Where do all the cattle in North America live? These maps show you the hotspots for livestock.

Around the world, they depict the distribution of livestock--all 1.4 billion cattle, 1.9 billion sheep and goats, 980 million pigs, and 19.6 billion chickens out there.

Did you know that most of Argentina's land area is given over to cattle? Or that most U.S. chickens live in the south?

The maps were developed by researchers at International Livestock Research Institute, in Kenya, the UN's Food and Agriculture Organization, and other groups. They show data down to the square kilometer level, a higher resolution than available previously.

There are several good reasons for mapping livestock, says Tim Robinson, at the ILRI. One, doing so can help predict disease by showing when and where outbreaks are mostly likely to occur.

Livestock production also impacts the environment. As the developing world becomes richer, it is likely to eat more meat, take up more land, and produce more pollution. The maps can help show which places might be most affected.

"Changes in production globally are driven by increasing wealth in the developing world, population growth and urbanization," Robinson says.

"We can begin to predict how this will impact upon pandemic risk, pollution from highly concentrated production systems, and availability of cheaper protein."

Keep scrolling for more graphics.

Keep scrolling for more graphics.

Keep scrolling for more graphics.

2014-06-17

Co.Exist

A Massive Global Map Of Where All The Cattle, Pigs, And Other Livestock Live

As the world's protein appetite explodes, mapping the world's 19.6 billion chickens and 1.4 billion cattle will help scientists track disease and pollution hotspots.

China has many times the human population of the U.S., and the same is true for pigs: It has 450 million of them, seven times the U.S. population.

That's one of the interesting things you can learn from a new set of maps that show the global distribution of livestock—all 1.4 billion cattle, 1.9 billion sheep and goats, 980 million pigs, and 19.6 billion chickens out there. Did you know that most of Argentina's land area is given over to cattle? Or that most U.S. chickens live in the south?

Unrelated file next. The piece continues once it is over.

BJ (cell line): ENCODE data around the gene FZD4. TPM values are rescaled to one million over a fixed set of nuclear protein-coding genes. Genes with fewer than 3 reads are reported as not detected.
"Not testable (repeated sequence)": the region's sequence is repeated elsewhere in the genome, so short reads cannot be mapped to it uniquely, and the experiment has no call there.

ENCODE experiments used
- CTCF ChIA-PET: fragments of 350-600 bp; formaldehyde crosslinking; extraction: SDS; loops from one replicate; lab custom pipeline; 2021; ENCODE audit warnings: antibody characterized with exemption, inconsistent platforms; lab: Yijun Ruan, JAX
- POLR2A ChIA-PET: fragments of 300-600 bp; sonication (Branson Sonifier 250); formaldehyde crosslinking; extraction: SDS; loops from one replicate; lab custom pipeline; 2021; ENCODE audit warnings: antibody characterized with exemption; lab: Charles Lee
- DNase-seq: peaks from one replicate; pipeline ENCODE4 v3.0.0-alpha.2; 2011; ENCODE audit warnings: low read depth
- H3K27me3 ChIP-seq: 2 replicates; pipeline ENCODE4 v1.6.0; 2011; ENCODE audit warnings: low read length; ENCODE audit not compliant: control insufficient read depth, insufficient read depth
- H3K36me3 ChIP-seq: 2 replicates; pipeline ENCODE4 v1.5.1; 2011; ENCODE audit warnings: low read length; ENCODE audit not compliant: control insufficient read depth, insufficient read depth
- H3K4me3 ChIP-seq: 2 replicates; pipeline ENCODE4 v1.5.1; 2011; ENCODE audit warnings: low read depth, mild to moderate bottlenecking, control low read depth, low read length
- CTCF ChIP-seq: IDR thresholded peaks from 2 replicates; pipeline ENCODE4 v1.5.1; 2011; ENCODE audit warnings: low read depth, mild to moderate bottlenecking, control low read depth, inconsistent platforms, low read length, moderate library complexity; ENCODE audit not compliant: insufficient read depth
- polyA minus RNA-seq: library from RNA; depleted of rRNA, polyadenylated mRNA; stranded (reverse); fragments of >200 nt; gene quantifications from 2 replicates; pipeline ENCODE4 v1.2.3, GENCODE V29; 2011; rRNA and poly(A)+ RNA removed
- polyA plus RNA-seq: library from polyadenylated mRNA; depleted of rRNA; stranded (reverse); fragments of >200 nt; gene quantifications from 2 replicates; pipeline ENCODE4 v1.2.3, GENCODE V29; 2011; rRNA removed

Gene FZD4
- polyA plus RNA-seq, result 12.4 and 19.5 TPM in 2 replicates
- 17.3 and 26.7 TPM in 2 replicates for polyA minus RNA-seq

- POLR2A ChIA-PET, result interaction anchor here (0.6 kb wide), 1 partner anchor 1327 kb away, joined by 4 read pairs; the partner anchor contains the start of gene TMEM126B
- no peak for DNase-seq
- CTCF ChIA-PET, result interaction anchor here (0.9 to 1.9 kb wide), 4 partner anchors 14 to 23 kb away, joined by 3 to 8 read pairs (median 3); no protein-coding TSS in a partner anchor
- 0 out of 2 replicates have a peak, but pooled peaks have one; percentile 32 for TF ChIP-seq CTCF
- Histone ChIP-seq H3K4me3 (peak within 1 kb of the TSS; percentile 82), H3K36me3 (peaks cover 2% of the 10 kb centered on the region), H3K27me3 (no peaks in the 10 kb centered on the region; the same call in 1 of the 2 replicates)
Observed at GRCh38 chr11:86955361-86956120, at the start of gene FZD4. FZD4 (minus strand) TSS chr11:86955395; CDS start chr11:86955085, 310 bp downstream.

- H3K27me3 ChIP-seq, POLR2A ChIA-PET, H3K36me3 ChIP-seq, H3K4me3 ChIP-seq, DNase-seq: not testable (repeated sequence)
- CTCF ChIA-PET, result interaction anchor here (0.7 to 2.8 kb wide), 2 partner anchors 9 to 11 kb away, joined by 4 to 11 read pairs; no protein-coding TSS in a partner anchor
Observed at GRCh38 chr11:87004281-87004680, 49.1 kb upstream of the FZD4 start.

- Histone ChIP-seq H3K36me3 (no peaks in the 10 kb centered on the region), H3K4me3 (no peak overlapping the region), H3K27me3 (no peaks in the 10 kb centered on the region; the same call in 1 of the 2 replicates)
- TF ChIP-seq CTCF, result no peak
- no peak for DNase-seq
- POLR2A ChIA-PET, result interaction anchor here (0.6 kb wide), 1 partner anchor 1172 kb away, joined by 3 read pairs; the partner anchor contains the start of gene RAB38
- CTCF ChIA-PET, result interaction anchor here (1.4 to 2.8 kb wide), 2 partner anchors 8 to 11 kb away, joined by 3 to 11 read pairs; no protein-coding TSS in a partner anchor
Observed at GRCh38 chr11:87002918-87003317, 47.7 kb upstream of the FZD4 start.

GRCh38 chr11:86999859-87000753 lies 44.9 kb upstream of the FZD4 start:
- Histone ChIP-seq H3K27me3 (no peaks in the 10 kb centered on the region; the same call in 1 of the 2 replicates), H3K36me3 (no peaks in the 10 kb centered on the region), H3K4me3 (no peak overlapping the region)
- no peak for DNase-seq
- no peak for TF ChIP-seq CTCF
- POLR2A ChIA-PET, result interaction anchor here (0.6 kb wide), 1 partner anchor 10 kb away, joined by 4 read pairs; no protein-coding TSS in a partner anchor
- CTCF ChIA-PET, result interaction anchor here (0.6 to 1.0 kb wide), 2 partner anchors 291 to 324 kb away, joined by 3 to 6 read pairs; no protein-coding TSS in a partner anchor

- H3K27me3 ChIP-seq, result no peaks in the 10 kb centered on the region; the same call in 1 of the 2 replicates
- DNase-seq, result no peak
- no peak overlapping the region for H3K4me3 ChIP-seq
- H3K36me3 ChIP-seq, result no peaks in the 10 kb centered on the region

The maps were developed by researchers at International Livestock Research Institute, in Kenya, the UN's Food and Agriculture Organization, and other groups. They show data down to the square kilometer level, a higher resolution than available previously.

There are several good reasons for mapping livestock, says Tim Robinson, at the ILRI. One, doing so can help predict disease by showing when and where outbreaks are mostly likely to occur. Researchers recently linked the density of poultry markets to H7N9-strain avian flu incidents, for example. "The obvious use for such maps in the immediate future is to help target surveillance to areas most at risk, which could provide advance warning should the virus spread and allow authorities to move quickly to contain it," Robinson says. Areas in India, Bangladesh, Vietnam, Indonesia, and the Philippines could be vulnerable if the disease—which has killed at least 100 people so far—spreads beyond China, the research has shown.

Livestock production also impacts the environment. As the developing world becomes richer, it is likely to eat more meat, take up more land, and produce more pollution. The maps can help show which places might be most affected.

"Changes in production globally are driven by increasing wealth in the developing world, population growth and urbanization," Robinson says. "We can begin to predict how this will impact upon pandemic risk, pollution from highly concentrated production systems, and availability of cheaper protein."

You can find out more about the maps at the Livestock Geo-Wiki here.

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